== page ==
The genetics of bookworms

Earlier I was joking with a friend that my sister can’t really be related to me, because she’s not a voracious reader and she was actually complaining about having a long reading list. Then because said friend and I are both doing an online genetics class, they joked to me that perhaps my sister just didn’t get the gene for bookwormishness. This wouldn’t actually work, as my sister is a reader (hard SF, paranormal romance, fantasy, crime — not too dissimilar to me, in fact), just less voracious than me.

So I set out to work it out properly. I took sickle-cell anaemia as my model: it’s one of those genes which is not dominant or recessive, but is partially expressed even when there’s only one copy of it (i.e. in an heterozygous individual). With the allele for sickle-cell anaemia, if you have both all of your red blood cells will be formed wrongly (in a sickle shape); if you have one, then some of your blood cells will be formed correctly and some will not (coincidentally somehow giving you an advantage when infected with malaria).

In my model, Bm and NR are the two variants of the allele. Bm = bookworm, NR = non-reader. So someone with two Bm alleles will be a complete and total bookworm… perhaps even a bibliophibian. Someone who is less interested in books but is still a reader to some degree has one copy of each, BmNR. And someone who is not interested in reading at all is NRNR. Some of the work on this family tree is guesswork, and not all BmNRs are created alike, but this is what my family looks like…

A family tree showing the "bookworm" genes throughout three generations of my familyIn putting this together, I was amazed to learn that my Grampy was a BmBm; he died when I was very young, and my only memory of him involves playing with Lego. I wonder what he’d have made of me and my taste in books!

It may be conjectured that Loserface (my cousins’ father) is a loserface in my eyes because he was NRNR. This isn’t so, but it’s gratifying to know that he had no redeeming qualities. Of my cousins, I am only sure of C.; I made my guess on AM. based on the fact that I know she secreted books all over her room and consequently nearly killed her mother, and on F. based on the fact that he asked for books for Christmas once. S. and K. I guessed based on the fact that I’ve seen their house and they do have books, but they don’t ask for books for Christmas, therefore leaving me to conclude they cannot be BmBm.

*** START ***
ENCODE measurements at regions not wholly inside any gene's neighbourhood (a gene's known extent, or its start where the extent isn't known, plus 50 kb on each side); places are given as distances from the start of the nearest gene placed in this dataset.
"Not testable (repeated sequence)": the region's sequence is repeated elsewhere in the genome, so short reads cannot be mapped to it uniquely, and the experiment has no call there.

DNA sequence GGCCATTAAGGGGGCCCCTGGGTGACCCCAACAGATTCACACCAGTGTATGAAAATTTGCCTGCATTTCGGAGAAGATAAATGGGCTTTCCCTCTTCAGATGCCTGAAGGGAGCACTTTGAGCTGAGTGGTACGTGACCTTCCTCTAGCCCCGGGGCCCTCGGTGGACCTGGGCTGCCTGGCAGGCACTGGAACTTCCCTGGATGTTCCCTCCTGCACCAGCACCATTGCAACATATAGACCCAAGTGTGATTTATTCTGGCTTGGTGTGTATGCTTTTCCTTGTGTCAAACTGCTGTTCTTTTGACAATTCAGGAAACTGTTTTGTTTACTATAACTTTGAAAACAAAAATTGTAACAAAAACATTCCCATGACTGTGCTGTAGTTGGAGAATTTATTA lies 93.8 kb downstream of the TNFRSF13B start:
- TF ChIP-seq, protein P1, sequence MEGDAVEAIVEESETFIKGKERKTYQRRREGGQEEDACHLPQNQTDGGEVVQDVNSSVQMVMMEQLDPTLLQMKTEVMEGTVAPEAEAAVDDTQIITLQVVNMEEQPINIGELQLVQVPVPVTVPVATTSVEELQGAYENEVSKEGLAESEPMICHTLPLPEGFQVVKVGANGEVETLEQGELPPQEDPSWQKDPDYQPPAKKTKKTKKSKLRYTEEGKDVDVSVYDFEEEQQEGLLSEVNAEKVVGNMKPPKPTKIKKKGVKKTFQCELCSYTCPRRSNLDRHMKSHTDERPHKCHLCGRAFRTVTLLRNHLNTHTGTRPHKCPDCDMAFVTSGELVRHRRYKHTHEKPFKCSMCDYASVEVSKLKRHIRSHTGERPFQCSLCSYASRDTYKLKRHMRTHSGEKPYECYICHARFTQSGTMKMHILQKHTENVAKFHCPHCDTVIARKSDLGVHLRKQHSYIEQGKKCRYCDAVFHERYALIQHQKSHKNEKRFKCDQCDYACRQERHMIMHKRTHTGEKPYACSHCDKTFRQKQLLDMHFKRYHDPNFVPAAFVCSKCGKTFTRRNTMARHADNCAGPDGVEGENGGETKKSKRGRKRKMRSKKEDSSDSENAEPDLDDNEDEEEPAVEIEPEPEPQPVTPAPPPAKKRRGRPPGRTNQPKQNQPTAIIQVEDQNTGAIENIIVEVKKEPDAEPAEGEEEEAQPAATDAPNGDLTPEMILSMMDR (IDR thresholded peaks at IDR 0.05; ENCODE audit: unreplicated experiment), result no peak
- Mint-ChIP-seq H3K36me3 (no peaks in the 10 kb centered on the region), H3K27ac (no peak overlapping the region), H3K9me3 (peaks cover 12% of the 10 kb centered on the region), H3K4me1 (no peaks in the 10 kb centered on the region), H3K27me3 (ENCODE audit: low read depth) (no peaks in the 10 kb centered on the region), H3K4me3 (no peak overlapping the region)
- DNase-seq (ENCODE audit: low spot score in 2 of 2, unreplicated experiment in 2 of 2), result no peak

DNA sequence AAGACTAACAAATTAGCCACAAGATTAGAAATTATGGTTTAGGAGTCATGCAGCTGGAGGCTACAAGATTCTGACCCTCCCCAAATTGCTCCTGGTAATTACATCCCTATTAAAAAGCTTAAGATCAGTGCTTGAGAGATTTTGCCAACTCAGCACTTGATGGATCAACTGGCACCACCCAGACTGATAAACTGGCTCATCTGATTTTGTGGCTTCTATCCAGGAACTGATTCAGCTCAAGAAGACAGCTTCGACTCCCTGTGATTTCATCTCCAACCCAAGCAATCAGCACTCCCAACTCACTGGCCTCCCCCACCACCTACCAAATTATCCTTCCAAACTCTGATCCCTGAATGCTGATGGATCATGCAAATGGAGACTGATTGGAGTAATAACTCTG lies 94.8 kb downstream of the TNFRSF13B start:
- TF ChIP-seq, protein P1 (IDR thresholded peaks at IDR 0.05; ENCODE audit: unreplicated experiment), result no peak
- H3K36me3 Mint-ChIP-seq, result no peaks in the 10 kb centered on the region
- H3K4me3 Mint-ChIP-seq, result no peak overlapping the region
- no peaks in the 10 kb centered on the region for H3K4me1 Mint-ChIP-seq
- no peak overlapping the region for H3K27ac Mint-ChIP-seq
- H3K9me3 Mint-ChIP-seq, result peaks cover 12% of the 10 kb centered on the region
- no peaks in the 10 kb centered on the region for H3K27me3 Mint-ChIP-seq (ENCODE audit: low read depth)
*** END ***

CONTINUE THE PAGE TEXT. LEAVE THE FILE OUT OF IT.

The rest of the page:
Caveat: I know this is all ridiculous and environment probably has a lot more to do with this than genes. This is just fun and mostly meant to prove that I really am a geek in many ways. Though not geeky enough to care about the differences between geeks, dorks and nerds: we’re all enthusiasts, okay?


9 thoughts on “The genetics of bookworms

  1. You are not ridiculous! That looks like a lot of fun! If my extended family wasn’t huge and predominantly consisting of NRNR people, I’d try my own hand at it. (I wouldn’t have the first clue what I’m doing and probably mess it up entirely, though…)

    • I’ve been really amazed at what I’ve learnt from the process. I went back over my family and tried to figure out what genes they were likely to have based on the behaviour of the latest generation, if bookishness were genetic, and as if to mess with me, in my family it does follow that pattern! But mostly I learnt stuff about my Grampy and how much he loved books, which everybody forgot I had no way to know.

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